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Release: Aug. 17,2001

Close Enough jazz ensemble to present benefit concert Sept. 1

IOWA CITY, Iowa -- Frank Conroy, Dan Nuno, David Skorton and Geb Thomas are well known for their disparate day jobs at the University of Iowa, but they share a separate passion by night -- their love for jazz, which led to the formation of a new band, Close Enough.

Together with Dan Moore and John Rapson, two full time musicians and UI School of Music faculty members, they will present a benefit concert for the university's Arts Share program, at 8 p.m. Saturday, Sept. 1, in Clapp Recital Hall on the UI campus.

Also appearing on the program will be Iowa Poet Laureate Marvin Bell, who will read from his latest book, "Nightworks: Poems 1962-2000," to open the performance.

The musical performance will be followed by a public reception in the lobby of Clapp Recital Hall. Artists affiliated with Arts Share will be present during the reception: Graduate artist Amze Emmons from the UI School of Art and Art History will work with the public to create a mural; students Mike Cassady, Sheila Franklin and Christopher Shover from the Department of Theatre Arts will perform; and members of Dancers In Company from the Dance Department will perform.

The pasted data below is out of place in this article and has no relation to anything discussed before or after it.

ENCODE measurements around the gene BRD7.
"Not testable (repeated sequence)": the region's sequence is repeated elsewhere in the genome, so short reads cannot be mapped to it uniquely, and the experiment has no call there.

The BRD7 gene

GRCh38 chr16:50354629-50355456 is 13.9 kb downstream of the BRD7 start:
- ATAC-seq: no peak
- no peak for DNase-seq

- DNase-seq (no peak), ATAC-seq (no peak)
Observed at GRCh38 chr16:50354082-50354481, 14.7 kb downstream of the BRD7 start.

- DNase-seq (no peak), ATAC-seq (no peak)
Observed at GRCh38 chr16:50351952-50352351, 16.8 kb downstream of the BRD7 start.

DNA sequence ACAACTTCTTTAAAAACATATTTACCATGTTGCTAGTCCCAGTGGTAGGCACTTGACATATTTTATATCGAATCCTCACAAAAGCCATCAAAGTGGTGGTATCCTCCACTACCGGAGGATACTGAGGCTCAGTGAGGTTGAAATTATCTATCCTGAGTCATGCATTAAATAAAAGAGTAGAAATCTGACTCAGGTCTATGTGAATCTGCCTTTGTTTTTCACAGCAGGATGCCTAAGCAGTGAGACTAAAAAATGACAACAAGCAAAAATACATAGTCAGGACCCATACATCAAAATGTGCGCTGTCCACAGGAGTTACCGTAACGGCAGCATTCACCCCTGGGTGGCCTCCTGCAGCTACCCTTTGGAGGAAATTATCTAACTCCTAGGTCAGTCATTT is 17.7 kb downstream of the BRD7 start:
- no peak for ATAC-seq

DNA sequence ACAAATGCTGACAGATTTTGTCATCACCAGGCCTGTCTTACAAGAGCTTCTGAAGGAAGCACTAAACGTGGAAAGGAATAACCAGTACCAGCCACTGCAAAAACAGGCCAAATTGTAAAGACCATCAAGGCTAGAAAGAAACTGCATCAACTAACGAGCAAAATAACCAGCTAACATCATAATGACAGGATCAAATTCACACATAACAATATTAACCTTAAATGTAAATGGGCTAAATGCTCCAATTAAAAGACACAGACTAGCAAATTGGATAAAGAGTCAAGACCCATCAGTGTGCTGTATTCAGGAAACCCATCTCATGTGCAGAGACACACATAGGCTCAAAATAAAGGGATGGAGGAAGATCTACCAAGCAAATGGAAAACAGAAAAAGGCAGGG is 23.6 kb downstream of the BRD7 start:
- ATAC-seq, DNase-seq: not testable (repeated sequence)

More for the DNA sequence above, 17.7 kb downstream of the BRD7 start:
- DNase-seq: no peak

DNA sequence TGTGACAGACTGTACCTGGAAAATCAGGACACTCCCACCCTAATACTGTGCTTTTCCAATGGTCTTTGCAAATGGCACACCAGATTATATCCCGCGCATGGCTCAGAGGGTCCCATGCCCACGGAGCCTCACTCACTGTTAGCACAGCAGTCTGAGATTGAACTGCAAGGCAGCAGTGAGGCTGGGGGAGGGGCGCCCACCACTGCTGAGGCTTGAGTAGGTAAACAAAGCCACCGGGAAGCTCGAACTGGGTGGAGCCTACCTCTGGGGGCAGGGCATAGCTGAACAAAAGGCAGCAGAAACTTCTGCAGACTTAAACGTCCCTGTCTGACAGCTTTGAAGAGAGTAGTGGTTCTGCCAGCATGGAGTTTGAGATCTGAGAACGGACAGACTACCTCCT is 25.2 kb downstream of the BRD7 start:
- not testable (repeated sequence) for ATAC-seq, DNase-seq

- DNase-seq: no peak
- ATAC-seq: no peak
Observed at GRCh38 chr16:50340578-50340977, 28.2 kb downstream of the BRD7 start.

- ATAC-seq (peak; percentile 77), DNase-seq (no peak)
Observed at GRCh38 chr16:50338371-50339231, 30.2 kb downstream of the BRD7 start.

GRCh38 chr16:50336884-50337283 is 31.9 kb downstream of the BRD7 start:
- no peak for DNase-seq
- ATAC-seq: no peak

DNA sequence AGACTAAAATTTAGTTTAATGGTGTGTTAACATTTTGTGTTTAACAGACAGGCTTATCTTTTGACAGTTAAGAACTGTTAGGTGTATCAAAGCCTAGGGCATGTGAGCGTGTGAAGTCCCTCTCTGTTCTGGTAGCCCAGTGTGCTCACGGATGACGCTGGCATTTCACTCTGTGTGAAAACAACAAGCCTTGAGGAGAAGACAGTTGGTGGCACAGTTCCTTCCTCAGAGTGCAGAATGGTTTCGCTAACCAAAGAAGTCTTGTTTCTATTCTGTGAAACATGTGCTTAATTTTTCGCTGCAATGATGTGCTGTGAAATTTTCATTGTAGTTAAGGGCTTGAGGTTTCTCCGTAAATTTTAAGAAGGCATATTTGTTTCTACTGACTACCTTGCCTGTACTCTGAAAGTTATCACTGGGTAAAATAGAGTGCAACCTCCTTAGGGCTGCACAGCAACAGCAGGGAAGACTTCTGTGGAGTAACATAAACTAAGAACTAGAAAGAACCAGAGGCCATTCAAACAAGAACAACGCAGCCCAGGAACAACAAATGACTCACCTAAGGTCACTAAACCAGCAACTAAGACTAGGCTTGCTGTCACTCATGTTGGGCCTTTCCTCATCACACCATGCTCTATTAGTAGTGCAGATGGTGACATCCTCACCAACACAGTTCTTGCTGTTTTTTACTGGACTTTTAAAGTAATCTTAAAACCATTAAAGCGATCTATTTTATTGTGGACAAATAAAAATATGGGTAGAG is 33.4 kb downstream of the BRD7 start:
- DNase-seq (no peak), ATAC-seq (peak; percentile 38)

A program of the UI Division of Performing Arts, Arts Share provides artistic resources from the Iowa Center for the Arts to schools and community organizations across the state and throughout the region. Last year, the Arts Share roster included nearly 100 faculty and graduate students in music, theatre, dance, the visual arts and creative writing. Proceeds from the benefit will be used to establish an access fund that will make Arts Share programming affordable to Iowa schools in economically disadvantaged urban and rural communities in Iowa